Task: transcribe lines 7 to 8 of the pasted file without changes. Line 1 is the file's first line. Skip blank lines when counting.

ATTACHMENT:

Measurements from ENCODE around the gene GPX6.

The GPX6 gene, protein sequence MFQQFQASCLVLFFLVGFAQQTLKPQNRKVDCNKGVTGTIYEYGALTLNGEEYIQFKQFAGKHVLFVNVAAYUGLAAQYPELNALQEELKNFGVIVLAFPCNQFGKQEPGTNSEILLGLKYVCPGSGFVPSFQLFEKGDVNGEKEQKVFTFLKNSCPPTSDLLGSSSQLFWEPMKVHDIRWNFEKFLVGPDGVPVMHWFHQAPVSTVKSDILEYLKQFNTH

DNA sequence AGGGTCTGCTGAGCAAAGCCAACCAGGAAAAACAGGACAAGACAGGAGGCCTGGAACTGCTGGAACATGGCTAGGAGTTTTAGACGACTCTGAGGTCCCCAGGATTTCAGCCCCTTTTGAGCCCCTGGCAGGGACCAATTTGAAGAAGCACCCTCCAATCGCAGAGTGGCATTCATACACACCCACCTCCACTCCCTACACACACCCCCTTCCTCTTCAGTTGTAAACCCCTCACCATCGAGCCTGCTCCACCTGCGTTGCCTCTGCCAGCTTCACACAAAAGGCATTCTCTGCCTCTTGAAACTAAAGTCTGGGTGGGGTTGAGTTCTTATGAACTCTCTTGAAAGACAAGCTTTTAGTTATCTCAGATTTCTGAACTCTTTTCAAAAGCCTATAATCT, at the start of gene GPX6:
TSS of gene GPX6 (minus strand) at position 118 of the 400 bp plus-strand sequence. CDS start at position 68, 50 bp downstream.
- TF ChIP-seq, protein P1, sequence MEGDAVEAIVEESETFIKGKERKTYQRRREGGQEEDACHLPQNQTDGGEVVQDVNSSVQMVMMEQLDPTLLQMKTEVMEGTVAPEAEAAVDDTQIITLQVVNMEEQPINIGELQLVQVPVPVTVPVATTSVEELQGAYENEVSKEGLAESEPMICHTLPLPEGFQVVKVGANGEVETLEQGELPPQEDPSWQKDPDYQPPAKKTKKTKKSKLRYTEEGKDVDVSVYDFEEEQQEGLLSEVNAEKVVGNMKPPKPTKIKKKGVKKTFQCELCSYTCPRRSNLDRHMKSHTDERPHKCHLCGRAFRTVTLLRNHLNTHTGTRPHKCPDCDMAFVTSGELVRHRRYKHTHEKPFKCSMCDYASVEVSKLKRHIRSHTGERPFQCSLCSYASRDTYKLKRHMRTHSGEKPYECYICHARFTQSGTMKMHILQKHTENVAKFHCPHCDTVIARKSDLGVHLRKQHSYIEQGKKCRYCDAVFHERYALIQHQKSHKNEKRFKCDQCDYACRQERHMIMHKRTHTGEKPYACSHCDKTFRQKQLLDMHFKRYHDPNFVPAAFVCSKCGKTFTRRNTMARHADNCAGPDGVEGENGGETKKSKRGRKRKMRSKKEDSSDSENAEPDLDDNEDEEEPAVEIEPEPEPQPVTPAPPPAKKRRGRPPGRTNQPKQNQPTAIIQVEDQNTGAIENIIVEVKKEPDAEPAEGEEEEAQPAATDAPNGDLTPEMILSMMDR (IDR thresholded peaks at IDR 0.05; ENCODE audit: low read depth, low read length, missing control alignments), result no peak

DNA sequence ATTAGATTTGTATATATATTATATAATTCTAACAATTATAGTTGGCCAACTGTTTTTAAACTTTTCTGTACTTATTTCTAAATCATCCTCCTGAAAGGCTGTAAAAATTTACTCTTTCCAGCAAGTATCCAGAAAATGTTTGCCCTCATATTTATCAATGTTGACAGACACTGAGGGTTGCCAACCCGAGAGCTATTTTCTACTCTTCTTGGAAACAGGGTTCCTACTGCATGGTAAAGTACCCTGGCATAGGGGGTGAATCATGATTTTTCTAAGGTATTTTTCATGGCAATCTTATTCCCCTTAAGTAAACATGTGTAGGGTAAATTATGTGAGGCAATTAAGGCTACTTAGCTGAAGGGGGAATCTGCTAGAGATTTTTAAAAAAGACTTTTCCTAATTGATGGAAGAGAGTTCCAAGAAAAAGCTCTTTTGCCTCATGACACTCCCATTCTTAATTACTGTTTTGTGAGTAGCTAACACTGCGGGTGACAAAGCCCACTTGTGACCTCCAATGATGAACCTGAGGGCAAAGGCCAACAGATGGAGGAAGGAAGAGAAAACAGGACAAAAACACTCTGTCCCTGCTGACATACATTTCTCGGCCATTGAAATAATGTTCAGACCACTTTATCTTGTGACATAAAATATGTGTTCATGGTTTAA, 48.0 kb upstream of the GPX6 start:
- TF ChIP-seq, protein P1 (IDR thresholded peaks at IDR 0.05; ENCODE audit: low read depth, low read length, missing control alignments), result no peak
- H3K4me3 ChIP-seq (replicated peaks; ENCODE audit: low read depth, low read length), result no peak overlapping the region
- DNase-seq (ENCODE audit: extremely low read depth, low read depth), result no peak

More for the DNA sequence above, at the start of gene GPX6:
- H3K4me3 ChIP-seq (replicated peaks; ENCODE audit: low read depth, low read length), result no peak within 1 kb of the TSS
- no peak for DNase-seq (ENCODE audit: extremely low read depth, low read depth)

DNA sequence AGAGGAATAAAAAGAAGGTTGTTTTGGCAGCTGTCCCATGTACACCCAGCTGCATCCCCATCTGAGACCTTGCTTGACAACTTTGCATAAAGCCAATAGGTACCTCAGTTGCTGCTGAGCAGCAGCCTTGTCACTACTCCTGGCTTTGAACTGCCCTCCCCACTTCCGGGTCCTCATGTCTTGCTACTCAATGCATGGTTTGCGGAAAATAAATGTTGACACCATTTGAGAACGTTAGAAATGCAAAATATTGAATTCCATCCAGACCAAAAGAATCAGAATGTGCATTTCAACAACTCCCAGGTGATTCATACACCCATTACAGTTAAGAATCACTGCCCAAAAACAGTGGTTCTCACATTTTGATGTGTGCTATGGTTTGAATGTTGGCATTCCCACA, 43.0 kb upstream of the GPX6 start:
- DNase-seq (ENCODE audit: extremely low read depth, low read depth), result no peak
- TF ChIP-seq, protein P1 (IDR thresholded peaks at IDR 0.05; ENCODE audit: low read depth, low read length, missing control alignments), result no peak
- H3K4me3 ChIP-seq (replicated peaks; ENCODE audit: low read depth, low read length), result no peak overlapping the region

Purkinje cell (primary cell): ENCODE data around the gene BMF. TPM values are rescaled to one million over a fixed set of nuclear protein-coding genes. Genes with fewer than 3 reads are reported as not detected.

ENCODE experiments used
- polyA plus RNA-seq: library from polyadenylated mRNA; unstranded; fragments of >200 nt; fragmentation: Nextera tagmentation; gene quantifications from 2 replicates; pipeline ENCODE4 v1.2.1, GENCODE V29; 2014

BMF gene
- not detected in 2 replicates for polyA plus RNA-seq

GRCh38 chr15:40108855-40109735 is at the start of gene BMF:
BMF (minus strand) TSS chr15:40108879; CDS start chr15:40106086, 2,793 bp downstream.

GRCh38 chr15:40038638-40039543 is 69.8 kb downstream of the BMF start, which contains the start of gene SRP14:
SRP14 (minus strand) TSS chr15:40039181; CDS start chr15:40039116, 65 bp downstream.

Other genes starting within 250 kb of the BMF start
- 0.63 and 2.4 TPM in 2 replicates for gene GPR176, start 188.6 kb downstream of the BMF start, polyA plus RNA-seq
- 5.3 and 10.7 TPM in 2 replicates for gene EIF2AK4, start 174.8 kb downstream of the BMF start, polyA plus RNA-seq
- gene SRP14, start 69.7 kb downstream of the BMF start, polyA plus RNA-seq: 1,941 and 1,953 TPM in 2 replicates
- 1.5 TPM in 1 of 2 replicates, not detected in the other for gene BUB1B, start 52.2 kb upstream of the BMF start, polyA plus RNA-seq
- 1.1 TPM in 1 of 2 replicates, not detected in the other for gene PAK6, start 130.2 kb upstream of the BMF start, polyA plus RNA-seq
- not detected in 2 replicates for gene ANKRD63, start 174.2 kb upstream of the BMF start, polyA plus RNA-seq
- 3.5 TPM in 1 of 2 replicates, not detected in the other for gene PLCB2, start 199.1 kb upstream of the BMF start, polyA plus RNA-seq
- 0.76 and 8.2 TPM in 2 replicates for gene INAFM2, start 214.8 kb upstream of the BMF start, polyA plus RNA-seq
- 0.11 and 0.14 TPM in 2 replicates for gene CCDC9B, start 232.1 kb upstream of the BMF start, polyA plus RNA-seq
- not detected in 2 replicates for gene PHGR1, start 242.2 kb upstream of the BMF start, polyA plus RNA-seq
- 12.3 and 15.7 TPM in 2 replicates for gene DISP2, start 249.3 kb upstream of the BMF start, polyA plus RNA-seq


- TF ChIP-seq, protein P1 (IDR thresholded peaks at IDR 0.05; ENCODE audit: low read depth, low read length, missing control alignments), result no peak
- H3K4me3 ChIP-seq (replicated peaks; ENCODE audit: low read depth, low read length), result no peak overlapping the region